Among the 21 bills that Paul LePage, Maine Governor vetoed on 9 July, was LD236, an act for the protection of citizens from the unmanned aerial vehicle in domestic uses. The bill was named as “An Act to Protect the Privacy of Citizens from Domestic Unmanned Aerial Vehicle Use.” Although LD236 was supposed to go for testing of weaponized UAS from governor’s office according to amendment language, it was rejected.
LePage vetoes were overthrown by the legislature on 10 July. It required a two-thirds vote in both the senate and the house. However, this attempt by the legislature remained unsuccessful.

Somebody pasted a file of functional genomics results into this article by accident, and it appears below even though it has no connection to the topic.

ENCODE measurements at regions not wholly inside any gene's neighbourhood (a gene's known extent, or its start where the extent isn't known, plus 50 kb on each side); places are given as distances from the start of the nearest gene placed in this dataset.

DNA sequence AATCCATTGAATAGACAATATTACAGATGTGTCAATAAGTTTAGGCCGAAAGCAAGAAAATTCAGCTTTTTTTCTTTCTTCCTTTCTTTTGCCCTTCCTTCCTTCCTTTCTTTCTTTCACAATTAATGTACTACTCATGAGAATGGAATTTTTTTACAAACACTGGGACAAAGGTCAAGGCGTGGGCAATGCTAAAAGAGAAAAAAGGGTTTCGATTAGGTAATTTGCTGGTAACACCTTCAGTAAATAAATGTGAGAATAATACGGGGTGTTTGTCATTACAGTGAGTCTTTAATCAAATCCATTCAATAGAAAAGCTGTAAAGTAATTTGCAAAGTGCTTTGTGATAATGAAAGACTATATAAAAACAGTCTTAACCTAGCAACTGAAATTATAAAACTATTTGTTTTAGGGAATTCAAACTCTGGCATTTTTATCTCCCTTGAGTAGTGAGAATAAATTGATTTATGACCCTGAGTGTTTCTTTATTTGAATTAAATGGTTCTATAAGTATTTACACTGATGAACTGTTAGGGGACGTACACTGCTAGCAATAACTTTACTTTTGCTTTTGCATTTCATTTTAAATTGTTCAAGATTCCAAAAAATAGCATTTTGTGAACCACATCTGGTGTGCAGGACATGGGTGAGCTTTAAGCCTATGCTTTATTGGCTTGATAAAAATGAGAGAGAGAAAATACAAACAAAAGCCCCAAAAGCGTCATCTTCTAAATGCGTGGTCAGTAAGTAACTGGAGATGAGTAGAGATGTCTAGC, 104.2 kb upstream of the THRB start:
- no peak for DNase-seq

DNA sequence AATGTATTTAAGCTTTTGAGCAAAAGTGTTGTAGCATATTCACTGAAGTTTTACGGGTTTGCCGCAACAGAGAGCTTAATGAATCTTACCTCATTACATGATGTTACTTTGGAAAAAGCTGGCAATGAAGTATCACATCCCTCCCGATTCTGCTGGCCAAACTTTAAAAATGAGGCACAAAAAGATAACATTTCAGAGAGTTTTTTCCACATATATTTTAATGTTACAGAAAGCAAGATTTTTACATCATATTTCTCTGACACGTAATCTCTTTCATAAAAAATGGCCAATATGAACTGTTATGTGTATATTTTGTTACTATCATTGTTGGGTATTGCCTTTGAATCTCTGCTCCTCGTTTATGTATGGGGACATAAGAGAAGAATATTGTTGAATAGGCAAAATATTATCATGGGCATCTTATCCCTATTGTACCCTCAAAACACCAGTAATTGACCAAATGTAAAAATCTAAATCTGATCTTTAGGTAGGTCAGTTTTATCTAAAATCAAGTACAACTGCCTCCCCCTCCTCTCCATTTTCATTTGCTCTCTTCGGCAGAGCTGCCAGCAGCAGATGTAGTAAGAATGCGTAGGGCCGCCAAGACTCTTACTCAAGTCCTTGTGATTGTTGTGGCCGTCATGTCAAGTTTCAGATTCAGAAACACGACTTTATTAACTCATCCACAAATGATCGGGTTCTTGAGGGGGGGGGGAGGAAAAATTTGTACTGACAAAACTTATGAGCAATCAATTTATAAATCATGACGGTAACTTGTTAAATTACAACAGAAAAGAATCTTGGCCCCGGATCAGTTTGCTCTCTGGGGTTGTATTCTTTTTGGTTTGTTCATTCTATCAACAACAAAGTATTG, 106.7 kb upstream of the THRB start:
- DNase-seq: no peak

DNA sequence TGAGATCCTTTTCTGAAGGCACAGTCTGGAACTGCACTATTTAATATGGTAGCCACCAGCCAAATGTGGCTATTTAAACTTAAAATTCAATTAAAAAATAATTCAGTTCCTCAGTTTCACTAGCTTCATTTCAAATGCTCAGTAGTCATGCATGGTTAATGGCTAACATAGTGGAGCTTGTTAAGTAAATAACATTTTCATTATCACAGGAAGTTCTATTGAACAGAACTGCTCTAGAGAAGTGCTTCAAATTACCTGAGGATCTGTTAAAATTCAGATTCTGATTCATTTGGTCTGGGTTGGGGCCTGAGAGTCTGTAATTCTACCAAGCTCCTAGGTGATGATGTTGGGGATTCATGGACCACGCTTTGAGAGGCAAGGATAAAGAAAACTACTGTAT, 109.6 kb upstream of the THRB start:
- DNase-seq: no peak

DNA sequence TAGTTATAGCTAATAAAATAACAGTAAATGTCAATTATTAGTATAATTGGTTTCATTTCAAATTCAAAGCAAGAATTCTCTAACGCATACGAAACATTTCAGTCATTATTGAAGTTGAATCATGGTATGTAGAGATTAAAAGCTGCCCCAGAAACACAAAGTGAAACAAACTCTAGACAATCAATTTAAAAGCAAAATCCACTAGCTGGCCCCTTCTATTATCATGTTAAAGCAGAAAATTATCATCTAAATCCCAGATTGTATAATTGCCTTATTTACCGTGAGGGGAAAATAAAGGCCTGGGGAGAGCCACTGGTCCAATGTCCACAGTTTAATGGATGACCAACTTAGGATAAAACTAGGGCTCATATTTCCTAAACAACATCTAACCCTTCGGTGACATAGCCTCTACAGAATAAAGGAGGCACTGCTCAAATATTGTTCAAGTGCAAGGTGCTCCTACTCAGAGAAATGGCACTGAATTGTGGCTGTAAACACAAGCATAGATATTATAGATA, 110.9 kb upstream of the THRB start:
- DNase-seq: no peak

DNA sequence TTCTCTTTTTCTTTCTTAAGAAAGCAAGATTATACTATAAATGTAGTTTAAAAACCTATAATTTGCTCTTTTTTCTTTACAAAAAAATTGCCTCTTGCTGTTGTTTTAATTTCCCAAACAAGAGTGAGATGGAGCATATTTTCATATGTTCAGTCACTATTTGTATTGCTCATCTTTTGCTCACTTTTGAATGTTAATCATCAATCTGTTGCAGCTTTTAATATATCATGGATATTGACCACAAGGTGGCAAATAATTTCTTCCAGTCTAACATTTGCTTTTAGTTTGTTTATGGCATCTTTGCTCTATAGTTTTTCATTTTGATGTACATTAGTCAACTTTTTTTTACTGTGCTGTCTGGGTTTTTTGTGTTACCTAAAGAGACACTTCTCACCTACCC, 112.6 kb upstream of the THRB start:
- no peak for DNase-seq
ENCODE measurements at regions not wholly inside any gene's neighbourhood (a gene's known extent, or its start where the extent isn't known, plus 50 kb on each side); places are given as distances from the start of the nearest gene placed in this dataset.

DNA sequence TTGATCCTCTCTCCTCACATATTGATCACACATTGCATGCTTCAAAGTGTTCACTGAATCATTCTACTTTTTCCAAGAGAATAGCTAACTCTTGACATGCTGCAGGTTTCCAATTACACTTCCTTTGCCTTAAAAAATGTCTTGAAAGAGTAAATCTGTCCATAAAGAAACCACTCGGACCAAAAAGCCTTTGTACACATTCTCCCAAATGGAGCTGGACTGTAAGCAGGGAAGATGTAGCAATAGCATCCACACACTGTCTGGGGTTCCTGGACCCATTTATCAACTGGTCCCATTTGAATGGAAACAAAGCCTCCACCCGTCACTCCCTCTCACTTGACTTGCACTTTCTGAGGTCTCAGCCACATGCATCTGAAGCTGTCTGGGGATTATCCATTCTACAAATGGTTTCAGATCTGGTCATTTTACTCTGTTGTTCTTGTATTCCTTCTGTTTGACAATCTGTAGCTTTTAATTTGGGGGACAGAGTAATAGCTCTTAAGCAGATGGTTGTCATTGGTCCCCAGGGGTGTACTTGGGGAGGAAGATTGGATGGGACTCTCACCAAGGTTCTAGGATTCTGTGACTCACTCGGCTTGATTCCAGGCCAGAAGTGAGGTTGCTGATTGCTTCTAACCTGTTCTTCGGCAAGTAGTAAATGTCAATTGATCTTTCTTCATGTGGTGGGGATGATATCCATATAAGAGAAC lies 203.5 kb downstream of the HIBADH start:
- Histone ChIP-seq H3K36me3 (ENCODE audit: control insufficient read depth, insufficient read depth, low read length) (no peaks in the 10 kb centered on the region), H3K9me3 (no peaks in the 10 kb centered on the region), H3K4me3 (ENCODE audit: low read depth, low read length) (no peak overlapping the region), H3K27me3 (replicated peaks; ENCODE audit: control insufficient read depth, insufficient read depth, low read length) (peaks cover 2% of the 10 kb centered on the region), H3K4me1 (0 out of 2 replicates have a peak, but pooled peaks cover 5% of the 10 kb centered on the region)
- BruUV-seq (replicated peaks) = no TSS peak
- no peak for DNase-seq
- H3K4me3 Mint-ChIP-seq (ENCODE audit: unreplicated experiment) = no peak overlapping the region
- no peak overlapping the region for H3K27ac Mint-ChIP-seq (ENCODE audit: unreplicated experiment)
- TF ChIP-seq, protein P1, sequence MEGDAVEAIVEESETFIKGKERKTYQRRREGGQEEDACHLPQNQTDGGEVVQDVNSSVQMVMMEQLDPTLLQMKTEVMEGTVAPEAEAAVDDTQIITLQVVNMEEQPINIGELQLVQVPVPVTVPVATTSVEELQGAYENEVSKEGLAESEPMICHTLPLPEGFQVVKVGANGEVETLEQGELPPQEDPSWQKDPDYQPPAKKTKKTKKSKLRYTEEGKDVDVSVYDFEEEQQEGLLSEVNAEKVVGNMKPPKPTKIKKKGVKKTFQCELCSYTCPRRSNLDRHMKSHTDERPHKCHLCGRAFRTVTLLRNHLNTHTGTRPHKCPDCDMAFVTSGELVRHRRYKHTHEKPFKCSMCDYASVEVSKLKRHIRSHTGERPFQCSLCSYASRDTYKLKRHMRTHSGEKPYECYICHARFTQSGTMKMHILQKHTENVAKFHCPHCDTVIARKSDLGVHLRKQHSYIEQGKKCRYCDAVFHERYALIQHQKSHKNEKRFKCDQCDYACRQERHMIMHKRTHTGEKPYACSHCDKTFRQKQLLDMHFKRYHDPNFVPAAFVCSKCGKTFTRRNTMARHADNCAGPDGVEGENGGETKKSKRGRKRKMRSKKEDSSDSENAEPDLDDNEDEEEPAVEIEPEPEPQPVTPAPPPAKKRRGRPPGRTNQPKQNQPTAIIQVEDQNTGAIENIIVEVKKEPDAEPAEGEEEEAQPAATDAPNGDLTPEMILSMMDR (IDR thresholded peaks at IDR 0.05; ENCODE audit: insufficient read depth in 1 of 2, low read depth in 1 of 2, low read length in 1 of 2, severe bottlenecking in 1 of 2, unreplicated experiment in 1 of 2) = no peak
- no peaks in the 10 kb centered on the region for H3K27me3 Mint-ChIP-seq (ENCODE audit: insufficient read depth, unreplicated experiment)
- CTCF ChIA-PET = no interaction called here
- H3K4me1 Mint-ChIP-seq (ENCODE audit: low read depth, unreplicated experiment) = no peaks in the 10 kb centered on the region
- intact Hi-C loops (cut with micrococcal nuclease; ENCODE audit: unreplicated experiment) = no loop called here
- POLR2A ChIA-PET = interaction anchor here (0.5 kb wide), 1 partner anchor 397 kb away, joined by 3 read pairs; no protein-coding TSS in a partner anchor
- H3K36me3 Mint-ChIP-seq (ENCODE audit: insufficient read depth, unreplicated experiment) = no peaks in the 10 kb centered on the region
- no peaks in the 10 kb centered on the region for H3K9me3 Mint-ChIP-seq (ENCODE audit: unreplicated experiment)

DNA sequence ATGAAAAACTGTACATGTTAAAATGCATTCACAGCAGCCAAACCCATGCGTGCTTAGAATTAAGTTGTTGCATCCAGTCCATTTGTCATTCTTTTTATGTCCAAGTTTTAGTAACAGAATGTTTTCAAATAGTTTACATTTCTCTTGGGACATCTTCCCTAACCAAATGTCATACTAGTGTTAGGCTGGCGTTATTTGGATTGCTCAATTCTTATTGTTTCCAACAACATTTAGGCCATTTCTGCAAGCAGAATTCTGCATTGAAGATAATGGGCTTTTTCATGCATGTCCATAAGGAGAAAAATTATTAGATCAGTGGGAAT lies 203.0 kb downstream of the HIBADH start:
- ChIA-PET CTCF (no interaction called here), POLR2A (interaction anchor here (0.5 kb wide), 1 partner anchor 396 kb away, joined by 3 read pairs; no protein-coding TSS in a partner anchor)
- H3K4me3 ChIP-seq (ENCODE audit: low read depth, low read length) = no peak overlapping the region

LePage expressed his views in the veto message as, “This bill steps too far, creating more private rights of action, leading to more lawsuits. Creating more litigation will do nothing to help our overburdened court system, especially when we do not have a drone problem in Maine.”
He also stated that he will be releasing an executive order addressing the commissioner of public safety. The order will focus on the guiding principles for UAV use by law enforcement agencies.
- Maine and other 21 states crushed out LD236
- Nine states are still working on it.
- Five states including Fla., Tenn., Va., Texas and Idaho. passed the bill.
- The governors of Illinois and Oregon have not yet responded to the anti-UAS bills.